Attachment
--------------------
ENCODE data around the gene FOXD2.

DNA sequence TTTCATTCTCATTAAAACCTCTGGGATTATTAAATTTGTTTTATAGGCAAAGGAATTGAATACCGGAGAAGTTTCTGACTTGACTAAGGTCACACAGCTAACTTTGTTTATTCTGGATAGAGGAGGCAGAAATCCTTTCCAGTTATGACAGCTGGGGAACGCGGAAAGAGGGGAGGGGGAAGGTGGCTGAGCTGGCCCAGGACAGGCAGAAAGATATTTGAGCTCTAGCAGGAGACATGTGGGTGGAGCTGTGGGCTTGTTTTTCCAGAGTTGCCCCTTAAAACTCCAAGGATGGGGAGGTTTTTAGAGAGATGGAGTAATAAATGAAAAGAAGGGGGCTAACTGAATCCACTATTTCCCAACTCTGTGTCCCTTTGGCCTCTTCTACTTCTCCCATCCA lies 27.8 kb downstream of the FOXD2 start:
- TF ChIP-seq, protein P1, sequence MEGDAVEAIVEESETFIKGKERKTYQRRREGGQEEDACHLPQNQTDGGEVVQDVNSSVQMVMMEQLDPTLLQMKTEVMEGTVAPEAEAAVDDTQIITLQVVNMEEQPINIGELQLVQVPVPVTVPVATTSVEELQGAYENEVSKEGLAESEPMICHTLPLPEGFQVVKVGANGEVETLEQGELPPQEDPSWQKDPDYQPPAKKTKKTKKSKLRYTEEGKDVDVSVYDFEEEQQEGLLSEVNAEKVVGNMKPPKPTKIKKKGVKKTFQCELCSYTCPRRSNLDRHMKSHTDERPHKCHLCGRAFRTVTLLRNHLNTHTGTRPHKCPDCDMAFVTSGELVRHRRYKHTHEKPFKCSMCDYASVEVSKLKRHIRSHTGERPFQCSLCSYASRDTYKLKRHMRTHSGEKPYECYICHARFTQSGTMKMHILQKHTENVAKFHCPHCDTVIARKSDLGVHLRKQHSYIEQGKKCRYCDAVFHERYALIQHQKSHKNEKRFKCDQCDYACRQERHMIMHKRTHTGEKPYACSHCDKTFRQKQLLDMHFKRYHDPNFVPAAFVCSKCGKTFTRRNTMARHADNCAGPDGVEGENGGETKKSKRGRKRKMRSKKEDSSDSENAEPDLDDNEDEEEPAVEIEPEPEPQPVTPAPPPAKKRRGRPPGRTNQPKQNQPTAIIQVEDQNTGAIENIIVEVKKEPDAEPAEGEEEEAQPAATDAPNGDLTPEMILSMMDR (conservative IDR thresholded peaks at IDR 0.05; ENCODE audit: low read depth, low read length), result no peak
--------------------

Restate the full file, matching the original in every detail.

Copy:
ENCODE data around the gene FOXD2.

DNA sequence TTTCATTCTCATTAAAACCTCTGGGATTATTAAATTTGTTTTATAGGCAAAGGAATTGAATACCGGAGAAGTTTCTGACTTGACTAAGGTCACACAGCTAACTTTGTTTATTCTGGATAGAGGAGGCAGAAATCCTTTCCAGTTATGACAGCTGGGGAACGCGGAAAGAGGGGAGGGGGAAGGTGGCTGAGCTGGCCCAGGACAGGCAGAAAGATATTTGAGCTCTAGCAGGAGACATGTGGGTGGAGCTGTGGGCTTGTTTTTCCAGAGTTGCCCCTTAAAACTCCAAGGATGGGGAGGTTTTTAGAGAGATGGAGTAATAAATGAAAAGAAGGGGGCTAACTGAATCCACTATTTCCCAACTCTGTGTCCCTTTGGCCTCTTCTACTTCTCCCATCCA lies 27.8 kb downstream of the FOXD2 start:
- TF ChIP-seq, protein P1, sequence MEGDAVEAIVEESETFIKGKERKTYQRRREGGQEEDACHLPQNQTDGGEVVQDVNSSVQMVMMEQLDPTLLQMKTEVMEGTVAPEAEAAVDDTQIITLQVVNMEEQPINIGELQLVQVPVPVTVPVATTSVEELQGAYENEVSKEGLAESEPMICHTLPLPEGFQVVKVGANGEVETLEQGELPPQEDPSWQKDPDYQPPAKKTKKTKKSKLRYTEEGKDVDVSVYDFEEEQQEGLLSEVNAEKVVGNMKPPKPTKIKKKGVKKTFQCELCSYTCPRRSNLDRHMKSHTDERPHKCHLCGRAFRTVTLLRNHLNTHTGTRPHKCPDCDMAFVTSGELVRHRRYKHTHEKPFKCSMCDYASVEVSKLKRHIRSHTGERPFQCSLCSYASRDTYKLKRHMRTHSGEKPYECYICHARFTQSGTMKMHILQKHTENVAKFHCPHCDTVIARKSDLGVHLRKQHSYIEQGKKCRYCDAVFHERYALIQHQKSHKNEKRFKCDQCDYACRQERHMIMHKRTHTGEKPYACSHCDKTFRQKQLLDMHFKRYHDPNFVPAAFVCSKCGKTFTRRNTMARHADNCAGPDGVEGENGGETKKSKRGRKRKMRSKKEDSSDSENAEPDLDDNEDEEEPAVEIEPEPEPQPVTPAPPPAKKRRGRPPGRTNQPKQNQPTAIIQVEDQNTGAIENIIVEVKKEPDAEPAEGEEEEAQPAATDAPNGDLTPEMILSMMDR (conservative IDR thresholded peaks at IDR 0.05; ENCODE audit: low read depth, low read length), result no peak